44 44 1.the right to receive interest on the bonds, and… 2.the right to acquire common stock and to participate in the potential appreciation of the market value of the company’s common stock. By acquiring bonds with detachable stock warrants or with a conversion feature, the bondholder has-- Bonds with Equity Characteristics

45 45 Some bonds are issued with rights, warrants, to acquire capital stock. If the warrants are detachable, a portion of the proceeds from selling the bonds must be allocated to the warrants.  Proportional method  Incremental method Some bonds are issued with rights, warrants, to acquire capital stock. If the warrants are detachable, a portion of the proceeds from selling the bonds must be allocated to the warrants.  Proportional method  Incremental method Bonds with Equity Characteristics

46 46 Amount Assigned to Bonds = Market Value of Bonds Without Warrants + Market Value of Warrants Issuance Price x Amount Assigned to Warrants = Market Value of Warrants Market Value of Bonds Without Warrants + Market Value of Warrants Issuance Price x Bonds Issued with Detachable Stock Warrants

47 47 Paul Company sold $800,000 of 12% bonds at 101 ($808,000). Each bond carried 10 warrants, and each warrant allows the holder to acquire one share of $5 par common stock for $25 per share. The bonds are quoted at 99 ex rights and the warrants at $3 each. Bonds Issued with Detachable Stock Warrants

48 48 Amount Assigned to Bonds = Market Value of Bonds Without Warrants + Market Value of Warrants Issuance Price x Amount Assigned to Bonds = $990 per bond x 800 bonds ($990 x 800) + ($3 x 800 x 10) $808,000 x Amount Assigned to Bonds = $784, Bonds Issued with Detachable Stock Warrants

49 49 Amount Assigned to Warrants = Market Value of Warrants Market Value of Bonds Without Warrants + Market Value of Warrants Issuance Price x Amount Assigned to Warrants = $3 x 10 warrants x 800 bonds ($990 x 800) + ($3 x 800 x 10) $808,000 x Amount Assigned to Warrants = $23, Bonds Issued with Detachable Warrants

50 50 Cash808, Discount on Bonds Payable15, Bonds Payable800, Common Stock Warrants23, From last slide Bonds Issued with Detachable Stock Warrants $800, $784,235.29

51 51 Cash12, Common Stock Warrants1, Common Stock2, Additional Paid-in Capital on Common Stock11, Later, 500 warrants are exercised at $25 each. ($23, ÷ 8,000) x 500 Common Stock Warrants22, Additional Paid-in Capital from Expired Warrants 22, The remaining warrants expire. $23, $1, Bonds Issued with Detachable Warrants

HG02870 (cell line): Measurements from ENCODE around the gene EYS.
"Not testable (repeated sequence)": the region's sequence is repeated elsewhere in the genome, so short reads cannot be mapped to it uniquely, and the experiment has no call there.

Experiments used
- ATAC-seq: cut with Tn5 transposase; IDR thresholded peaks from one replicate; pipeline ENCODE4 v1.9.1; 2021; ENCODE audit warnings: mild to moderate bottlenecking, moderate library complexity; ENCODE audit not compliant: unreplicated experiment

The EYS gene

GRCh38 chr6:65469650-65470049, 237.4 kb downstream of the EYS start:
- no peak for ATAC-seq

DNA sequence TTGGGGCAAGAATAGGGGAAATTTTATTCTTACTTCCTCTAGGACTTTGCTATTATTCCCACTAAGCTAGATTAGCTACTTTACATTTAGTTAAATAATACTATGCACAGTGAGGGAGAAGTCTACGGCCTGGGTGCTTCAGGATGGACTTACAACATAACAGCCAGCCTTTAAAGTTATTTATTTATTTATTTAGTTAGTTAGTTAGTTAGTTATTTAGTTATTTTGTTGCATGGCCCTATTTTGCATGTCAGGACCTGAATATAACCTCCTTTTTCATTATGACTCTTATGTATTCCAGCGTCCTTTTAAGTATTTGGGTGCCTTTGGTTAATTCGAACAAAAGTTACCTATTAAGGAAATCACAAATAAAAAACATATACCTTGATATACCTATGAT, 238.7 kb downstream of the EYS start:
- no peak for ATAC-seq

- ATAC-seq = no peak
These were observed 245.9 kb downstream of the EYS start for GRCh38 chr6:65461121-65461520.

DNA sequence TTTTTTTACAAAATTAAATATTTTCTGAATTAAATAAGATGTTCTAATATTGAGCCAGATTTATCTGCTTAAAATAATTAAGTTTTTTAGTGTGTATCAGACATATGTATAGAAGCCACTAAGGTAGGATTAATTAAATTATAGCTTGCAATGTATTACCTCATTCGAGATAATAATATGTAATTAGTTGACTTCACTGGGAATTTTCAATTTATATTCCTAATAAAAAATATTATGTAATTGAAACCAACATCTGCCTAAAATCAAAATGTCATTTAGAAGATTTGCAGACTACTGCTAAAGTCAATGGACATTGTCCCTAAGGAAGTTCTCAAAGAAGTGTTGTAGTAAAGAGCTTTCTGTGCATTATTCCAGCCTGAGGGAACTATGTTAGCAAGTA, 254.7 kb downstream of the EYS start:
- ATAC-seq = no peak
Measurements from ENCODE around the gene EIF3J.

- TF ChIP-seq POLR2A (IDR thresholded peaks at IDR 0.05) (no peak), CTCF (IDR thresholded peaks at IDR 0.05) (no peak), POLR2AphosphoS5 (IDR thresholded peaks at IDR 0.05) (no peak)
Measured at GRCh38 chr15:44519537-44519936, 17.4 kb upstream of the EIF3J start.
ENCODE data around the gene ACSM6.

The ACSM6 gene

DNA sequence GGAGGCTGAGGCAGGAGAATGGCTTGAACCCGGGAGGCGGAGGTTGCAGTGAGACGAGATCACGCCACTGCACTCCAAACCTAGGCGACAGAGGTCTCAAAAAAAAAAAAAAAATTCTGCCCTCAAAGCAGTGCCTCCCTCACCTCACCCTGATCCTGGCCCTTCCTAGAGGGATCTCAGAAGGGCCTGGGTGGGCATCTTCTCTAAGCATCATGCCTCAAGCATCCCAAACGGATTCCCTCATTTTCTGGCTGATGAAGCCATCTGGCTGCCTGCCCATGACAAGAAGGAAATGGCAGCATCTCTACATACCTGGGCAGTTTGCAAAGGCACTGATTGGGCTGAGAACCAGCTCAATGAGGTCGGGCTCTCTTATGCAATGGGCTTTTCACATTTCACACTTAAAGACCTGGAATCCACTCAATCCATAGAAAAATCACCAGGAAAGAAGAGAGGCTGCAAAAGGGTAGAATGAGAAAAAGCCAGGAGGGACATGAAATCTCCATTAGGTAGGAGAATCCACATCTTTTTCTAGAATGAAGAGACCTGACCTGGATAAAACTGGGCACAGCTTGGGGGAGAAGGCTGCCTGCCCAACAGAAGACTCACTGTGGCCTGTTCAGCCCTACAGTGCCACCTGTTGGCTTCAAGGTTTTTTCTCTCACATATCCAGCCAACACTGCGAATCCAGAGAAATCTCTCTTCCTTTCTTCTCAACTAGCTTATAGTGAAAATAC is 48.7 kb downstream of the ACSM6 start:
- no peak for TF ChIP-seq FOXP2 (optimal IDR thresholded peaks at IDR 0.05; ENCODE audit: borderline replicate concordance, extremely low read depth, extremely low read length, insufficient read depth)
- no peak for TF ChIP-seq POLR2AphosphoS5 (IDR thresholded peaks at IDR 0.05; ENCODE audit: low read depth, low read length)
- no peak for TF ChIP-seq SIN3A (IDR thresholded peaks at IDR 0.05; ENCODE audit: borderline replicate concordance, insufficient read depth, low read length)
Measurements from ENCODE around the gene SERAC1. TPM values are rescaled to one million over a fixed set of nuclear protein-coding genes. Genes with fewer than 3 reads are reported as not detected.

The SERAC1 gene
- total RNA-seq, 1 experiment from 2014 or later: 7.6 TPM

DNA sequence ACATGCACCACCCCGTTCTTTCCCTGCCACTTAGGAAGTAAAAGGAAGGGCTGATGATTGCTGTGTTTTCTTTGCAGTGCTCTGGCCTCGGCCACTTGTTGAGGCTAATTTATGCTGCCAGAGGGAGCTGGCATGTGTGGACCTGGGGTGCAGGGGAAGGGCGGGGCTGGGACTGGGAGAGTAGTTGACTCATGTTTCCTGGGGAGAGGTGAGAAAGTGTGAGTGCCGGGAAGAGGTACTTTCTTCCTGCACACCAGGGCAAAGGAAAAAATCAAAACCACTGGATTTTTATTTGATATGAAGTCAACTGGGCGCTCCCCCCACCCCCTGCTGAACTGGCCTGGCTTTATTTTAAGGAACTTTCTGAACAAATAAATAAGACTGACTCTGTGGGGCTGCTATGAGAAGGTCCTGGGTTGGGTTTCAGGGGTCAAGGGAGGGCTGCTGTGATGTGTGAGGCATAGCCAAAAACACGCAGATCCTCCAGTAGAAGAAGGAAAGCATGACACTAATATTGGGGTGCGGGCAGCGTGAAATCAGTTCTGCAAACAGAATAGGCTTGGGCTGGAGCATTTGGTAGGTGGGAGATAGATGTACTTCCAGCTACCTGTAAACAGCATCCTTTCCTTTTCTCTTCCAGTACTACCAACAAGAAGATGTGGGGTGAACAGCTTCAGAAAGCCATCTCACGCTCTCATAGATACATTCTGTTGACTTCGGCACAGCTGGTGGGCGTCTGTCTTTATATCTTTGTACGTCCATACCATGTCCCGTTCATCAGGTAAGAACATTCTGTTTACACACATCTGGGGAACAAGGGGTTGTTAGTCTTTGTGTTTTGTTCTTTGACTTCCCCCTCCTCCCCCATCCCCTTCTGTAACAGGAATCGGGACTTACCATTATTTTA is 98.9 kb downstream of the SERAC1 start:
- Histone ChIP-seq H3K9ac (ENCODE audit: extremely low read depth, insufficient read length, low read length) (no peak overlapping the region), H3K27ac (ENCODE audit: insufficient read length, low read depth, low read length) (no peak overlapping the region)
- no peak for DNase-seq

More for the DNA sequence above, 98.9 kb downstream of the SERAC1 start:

52 52 Why issue convertible bonds? Convertible Bonds

53 53 1. Avoid the downward price pressures on its stock that placing a large new issue of common stock on the market would cause. 2. Avoid the direct sale of common stock when it believes its stock currently is undervalued in the market. 3. Penetrate that segment of the capital market that is unwilling or unable to participate in a direct common stock issue. 4. Minimize the costs associated with selling securities. Convertible Bonds

54 54  Book value method. Record the stock at the book value of the convertible bonds and do not record a gain or loss. This method is the most widely used.  Market value method. Record the stock at the market value of the stock or debt, whichever is more reliable, and recognize a gain or loss. Conversion Methods

55 55 Conversion Methods Shannon Corporation has outstanding convertible bonds with a face value of $10,000 and a book value of $10,500. Each bond is convertible into 40 shares of $20 par common stock. The market price is $26.50 per share when the shares are converted.

56 56 Book Value Method- The market price is not considered. Bonds Payable10,000 Premium on Bonds Payable 500 Common Stock 8,000 Additional-Paid-in Capital-plug 2,500 Book Value Method- The market price is not considered. Bonds Payable10,000 Premium on Bonds Payable 500 Common Stock 8,000 Additional-Paid-in Capital-plug 2,500 Market Value Method-Equity accounts equal market price. Bonds Payable10,000 Premium on Bonds Payable 500 Loss on Conversion 100 Common Stock 8,000 Additional-Paid-in Capital 2,600 Market Value Method-Equity accounts equal market price. Bonds Payable10,000 Premium on Bonds Payable 500 Loss on Conversion 100 Common Stock 8,000 Additional-Paid-in Capital 2,600 Conversion Methods

57 57 Induced Conversions A company that has convertible bonds may desire bondholders to convert the bonds to common stock. To induce conversion, the company may add a “sweetener” to the convertible bond. The debtor recognizes an expense equal to the fair value of the “sweetener” and is measured on the date the offer is accepted by the bondholders.

58 58 Induced Conversions Assume that Harmon Company had $10,000 of outstanding convertible bonds, which had been issued at par. The original terms of issuance allowed each bond to be converted into 40 shares of no-par common stock. To induce conversion, the terms were changed to offer 50 shares per bond. All shares were converted when the market price was $30 per share. Bonds Payable10,000 Bond Conversion Expense3,000 Common Stock, no par13,000

59 59 On January 1 of the current year, Johnson Company issues a 3-year, non-interest-bearing note with a face value of $8,000 and receives $5, in exchange. Cash 5, Discount on Notes Payable2, Notes Payable8, Contra account to Notes Payable Notes Payable Issued for Cash

60 60 Johnson Company records the interest expense on the note for the first year. Interest Expense Discount on Notes Payable Notes payable$8, Less: Unamortized discount(2,305.76) Carrying value at beginning of year$5, x Effective interest rate 0.12 Entry amount$ Notes Payable Issued for Cash